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Week 1 In Review


In order to keep up with not only the financial and technical progress of the challenge but also the personal implications, John & I will be checking in once a week to recap each day from our own individual perspectives.

Day 1


I set a very difficult and so far rewarding personal challenge, swearing off snacks at work or spending non-MEG food funds for anything that would change my eating habits at home. I was hungry at work and realized my need for more well balanced meals as well as the need to ensure I ate the meals I had skipped that day, and for many previous years.


What if we can’t find any decent meat on sale? What if there aren’t any good coupons? What if nobody even gives a damn about what we’re doing?

My mind raced about everything you can imagine as we started the challenge. We knew new sales wouldn’t start until the 2nd but we needed a few basics to get started and spent more than we would have liked. When you’re hungry with money in a grocery store, you spend more. My mind wasn’t on day one, but on the thirty days that followed it and what might happen after the month was over.

Day 2


I ate breakfast and took a sensible lunch that was both filling and nutritious. I talked to some of my employees about their food issues, taking mental notes. As far as it being a special day; every day I am taking part of this challenge is special. I love reading the dialogue you all have left, and well, I am enlightened by every one of them.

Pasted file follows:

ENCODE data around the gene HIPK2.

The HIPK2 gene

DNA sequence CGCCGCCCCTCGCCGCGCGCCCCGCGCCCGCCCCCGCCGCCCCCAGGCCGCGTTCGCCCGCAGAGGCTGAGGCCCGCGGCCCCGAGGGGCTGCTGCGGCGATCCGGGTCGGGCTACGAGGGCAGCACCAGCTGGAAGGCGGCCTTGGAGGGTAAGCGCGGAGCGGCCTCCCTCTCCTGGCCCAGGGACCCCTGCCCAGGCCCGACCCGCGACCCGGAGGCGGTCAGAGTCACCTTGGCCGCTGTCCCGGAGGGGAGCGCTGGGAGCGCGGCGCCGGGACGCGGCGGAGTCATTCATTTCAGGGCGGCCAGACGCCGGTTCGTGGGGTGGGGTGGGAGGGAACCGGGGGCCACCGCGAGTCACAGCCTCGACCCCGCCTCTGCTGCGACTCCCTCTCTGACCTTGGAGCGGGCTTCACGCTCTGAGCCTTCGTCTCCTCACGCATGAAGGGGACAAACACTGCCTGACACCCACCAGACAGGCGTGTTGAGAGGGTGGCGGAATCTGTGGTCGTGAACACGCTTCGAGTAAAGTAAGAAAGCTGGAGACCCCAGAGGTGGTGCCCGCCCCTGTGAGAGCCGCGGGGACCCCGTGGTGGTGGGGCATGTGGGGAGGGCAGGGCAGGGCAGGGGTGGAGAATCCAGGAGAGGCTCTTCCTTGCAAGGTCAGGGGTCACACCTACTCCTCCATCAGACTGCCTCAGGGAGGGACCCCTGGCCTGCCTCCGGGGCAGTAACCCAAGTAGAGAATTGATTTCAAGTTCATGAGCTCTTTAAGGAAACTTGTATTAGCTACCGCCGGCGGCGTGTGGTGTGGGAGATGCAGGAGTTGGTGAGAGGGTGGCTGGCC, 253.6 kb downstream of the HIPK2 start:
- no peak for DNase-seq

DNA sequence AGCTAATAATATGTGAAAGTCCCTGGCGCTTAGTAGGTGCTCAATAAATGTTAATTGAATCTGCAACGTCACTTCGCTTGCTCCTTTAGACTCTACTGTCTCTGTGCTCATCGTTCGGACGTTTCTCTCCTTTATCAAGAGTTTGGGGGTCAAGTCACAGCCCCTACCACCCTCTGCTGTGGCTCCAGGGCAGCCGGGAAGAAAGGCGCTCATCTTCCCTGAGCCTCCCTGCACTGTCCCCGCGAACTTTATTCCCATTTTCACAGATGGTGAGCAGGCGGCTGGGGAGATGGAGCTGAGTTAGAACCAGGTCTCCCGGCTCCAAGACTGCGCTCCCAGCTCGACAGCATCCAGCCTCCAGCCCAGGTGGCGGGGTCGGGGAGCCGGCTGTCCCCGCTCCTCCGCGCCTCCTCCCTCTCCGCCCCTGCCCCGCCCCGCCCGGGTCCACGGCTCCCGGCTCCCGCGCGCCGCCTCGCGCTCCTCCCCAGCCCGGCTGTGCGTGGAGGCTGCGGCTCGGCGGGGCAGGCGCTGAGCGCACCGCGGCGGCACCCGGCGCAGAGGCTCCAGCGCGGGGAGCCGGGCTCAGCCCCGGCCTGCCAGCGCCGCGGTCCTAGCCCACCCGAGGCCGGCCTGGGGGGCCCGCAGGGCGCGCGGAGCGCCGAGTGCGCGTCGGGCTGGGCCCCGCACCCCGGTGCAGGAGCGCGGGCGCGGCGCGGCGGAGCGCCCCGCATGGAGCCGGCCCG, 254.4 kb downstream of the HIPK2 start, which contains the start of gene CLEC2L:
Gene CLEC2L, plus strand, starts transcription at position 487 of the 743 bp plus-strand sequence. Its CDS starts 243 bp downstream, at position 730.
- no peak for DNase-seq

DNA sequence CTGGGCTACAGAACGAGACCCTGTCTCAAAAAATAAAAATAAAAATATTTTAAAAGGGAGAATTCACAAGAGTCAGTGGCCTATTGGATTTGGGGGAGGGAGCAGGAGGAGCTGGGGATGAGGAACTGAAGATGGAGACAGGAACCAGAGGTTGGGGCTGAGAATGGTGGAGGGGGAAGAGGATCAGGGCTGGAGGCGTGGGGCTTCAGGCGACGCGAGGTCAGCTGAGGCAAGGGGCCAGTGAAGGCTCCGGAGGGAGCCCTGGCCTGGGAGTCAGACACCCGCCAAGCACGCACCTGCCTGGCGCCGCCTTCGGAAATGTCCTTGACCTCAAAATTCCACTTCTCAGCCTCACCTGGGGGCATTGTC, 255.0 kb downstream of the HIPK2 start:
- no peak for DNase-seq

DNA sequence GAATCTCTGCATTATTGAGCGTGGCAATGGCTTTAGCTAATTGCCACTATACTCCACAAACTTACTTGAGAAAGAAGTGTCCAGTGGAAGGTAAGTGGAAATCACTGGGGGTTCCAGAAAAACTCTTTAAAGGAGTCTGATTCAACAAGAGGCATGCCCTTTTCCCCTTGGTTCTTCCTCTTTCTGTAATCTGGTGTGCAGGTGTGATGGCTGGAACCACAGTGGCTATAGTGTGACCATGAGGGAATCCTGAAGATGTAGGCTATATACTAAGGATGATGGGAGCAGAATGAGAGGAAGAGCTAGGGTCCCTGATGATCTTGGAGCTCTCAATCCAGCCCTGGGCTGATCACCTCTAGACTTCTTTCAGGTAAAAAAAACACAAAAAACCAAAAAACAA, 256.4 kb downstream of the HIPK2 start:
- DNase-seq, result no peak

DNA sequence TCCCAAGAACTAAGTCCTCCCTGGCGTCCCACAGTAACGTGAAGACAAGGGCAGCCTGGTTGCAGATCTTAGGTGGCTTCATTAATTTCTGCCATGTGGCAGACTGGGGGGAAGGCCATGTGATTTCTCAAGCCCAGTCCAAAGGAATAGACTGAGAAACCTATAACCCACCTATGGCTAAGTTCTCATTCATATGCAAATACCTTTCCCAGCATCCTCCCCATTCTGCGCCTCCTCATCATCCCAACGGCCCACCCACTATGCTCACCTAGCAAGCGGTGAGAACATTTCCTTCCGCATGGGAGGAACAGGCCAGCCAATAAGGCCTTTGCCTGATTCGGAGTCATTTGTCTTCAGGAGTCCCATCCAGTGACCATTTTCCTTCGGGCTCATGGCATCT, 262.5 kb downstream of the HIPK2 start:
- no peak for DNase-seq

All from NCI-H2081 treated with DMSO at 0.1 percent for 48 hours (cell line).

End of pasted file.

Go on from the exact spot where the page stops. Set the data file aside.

The first “real” shopping trip based on a good sale. We managed to get some fresh veggies at a really good price on day two and that made me feel good going forward.

The comments on the blog were picking up steam and that reassured me that we were doing the right thing. My conscience was clawing at me for most of the night and I wasn’t sure what to do with the thoughts.

Day 3


I went hungry to test my will power and my own integrity. I came to the conclusion that choosing is different than not having the option when it came to food consumption. I’m not a dolt, I knew that ahead of time. The reality of skipping my meal and seeing an employee at work that had no money for something to eat was a wake up call. He was hungry and if I had taken a lunch, I could have offered it to him.


An entire day without food. Sure, it was done by choice but somehow there was no other choice in my mind. This challenge has grabbed us both by the wrist and pulled us into an entirely different thought process about nearly everything we do, so to me I had no choice but to do a day of hunger.

It wasn’t until the next day that either of us realized that we were going without food and for the same reasons.

Day 4


I reflected back on times when I thought I had it bad as a young boy. I realized that sometimes we all have it bad, I chose to blame a system that kept me from doing what I wanted (parents) and remembered that someone else had it worse (my little brother). I ate a great lunch at work that filled me and kept me going. Water consumption was a big part in keeping back the hunger.


Emotionally, this was a roller coaster day. In fact, the toughest part about the challenge this week so far has been the emotion and thought and not the food itself. This was a day of reflection on the choice we made to do this in the first place and what we hoped to see happen as a result. We just might be learning more about ourselves than we are teaching, but at the end of the day even that is a win-win.

Day 5